May 4, 2012 – (via The World Bank) By embarking on a low-carbon growth path, China’s cities can help reach the country’s targets for reducing the energy and carbon intensity of its economy, and become more livable, efficient, competitive, and ultimately sustainable, says a new World Bank report released today. Cities contribute an estimated 70 percent of energy-related greenhouse gases. With China set to add an estimated 350 million residents to its cities over the next 20 years, the case for urgent action is strong. Continue reading>> or read the full report here>>.
May 1, 2012 – (via EIN News) Ms. Helen Clark, Administrator of the United Nations Development Programme (UNDP) and Chair of the United Nations Development Group, will pay an official visit to China from 16 to 19 May. During her visit, Miss Clark will hold high-level discussions with state leaders and senior government officials on future collaboration with UNDP, as well as the major outcomes of the Rio+20 Sustainable Development Conference, expected to be the largest event in the history of the United Nations. The Rio+20 Summit, to take place at Rio de Janeiro, Brazil, on 20-22 June, will present an historical opportunity to define sustainable pathways to a safer and more equitable world for all. Continue reading>>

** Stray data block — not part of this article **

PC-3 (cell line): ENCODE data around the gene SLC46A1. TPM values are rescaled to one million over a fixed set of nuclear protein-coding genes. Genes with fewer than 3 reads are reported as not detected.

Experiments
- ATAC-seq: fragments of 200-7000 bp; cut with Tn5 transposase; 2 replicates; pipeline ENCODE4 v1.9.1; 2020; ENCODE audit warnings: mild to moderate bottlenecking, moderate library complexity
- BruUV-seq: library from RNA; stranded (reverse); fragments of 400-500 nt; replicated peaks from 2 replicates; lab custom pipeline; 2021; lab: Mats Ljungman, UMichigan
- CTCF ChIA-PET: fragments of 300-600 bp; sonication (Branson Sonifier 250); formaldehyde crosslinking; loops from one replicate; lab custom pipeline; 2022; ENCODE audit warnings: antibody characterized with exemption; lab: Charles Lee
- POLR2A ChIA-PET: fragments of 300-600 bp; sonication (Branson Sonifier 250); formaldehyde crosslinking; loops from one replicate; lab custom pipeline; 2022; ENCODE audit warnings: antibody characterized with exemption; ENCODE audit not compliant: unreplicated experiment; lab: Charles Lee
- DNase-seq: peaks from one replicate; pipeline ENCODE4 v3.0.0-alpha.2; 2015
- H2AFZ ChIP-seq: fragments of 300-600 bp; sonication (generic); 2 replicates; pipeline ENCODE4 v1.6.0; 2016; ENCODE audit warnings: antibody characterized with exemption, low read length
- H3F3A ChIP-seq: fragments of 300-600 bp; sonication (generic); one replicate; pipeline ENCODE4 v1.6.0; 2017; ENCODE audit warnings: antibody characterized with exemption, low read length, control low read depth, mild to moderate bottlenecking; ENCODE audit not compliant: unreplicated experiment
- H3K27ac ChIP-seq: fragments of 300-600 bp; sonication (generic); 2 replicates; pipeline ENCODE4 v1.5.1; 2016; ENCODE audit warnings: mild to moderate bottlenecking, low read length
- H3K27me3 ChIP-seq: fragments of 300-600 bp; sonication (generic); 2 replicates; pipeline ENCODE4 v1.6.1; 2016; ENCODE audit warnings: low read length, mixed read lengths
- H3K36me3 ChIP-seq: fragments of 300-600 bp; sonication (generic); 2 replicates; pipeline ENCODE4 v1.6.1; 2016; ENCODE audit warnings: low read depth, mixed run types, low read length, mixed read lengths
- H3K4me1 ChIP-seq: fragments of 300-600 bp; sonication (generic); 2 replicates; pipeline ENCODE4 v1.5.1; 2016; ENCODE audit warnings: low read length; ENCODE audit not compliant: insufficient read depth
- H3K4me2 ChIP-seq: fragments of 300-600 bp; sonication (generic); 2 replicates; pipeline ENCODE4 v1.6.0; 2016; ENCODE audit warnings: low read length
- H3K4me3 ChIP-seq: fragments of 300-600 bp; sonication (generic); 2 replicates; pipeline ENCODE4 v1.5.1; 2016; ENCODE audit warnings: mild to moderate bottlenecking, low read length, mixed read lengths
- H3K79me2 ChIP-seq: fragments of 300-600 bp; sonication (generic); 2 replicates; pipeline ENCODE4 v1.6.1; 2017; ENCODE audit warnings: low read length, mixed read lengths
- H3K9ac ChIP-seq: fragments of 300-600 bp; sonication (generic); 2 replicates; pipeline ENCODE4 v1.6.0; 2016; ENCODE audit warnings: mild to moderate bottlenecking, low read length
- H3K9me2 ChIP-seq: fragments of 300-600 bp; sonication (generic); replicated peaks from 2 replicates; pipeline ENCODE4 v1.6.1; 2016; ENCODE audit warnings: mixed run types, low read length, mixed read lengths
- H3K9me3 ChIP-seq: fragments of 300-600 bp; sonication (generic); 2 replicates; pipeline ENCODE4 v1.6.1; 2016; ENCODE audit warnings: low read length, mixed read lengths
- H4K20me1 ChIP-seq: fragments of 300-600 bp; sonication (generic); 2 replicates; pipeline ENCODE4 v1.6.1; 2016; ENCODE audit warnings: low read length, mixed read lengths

May 1, 2012 – (via the Global and Mail) China is outpacing Canada in determination to tackle climate change and rein in greenhouse gas emissions, says Maurice Strong, a long-time environmentalist and secretary-general of the first global Earth Summit 20 years ago. Continue reading>>
April 26, 2012 – (via The Mainichi) A conference of international experts and environment ministers in the Swedish capital on Wednesday urged world leaders gathering later this year in Brazil to discuss world’s sustainable development to “stop talking and start acting.”
The 12-point “Stockholm Call for Action” plan was presented to a top representative of the U.N. at the end of a three-day conference on sustainable development. Continue reading>>
March 20, 2012 – (via BusinessGreen) - World’s biggest polluter spends £4bn a year on wind and solar power generation in single region as it aims to cut fossil fuel use. Continue reading>>